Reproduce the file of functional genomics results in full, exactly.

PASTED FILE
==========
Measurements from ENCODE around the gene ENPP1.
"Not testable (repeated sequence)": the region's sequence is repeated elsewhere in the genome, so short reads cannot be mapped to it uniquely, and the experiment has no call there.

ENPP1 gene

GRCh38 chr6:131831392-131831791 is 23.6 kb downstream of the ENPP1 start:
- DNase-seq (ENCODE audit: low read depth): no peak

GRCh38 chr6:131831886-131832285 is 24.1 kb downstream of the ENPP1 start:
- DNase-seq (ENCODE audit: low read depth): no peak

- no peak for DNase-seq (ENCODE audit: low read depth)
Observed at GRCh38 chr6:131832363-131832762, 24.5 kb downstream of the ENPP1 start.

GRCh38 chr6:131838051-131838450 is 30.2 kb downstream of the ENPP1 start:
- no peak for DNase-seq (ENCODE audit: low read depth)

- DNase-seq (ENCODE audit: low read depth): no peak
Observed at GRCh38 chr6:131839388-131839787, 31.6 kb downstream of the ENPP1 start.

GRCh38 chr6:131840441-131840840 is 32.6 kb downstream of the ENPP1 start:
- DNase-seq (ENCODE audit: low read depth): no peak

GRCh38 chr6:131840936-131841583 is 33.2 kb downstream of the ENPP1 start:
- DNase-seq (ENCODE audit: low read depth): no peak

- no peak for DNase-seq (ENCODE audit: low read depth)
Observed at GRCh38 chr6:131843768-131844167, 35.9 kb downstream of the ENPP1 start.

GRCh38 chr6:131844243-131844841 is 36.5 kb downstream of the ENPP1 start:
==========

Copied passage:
Measurements from ENCODE around the gene ENPP1.
"Not testable (repeated sequence)": the region's sequence is repeated elsewhere in the genome, so short reads cannot be mapped to it uniquely, and the experiment has no call there.

ENPP1 gene

GRCh38 chr6:131831392-131831791 is 23.6 kb downstream of the ENPP1 start:
- DNase-seq (ENCODE audit: low read depth): no peak

GRCh38 chr6:131831886-131832285 is 24.1 kb downstream of the ENPP1 start:
- DNase-seq (ENCODE audit: low read depth): no peak

- no peak for DNase-seq (ENCODE audit: low read depth)
Observed at GRCh38 chr6:131832363-131832762, 24.5 kb downstream of the ENPP1 start.

GRCh38 chr6:131838051-131838450 is 30.2 kb downstream of the ENPP1 start:
- no peak for DNase-seq (ENCODE audit: low read depth)

- DNase-seq (ENCODE audit: low read depth): no peak
Observed at GRCh38 chr6:131839388-131839787, 31.6 kb downstream of the ENPP1 start.

GRCh38 chr6:131840441-131840840 is 32.6 kb downstream of the ENPP1 start:
- DNase-seq (ENCODE audit: low read depth): no peak

GRCh38 chr6:131840936-131841583 is 33.2 kb downstream of the ENPP1 start:
- DNase-seq (ENCODE audit: low read depth): no peak

- no peak for DNase-seq (ENCODE audit: low read depth)
Observed at GRCh38 chr6:131843768-131844167, 35.9 kb downstream of the ENPP1 start.

GRCh38 chr6:131844243-131844841 is 36.5 kb downstream of the ENPP1 start: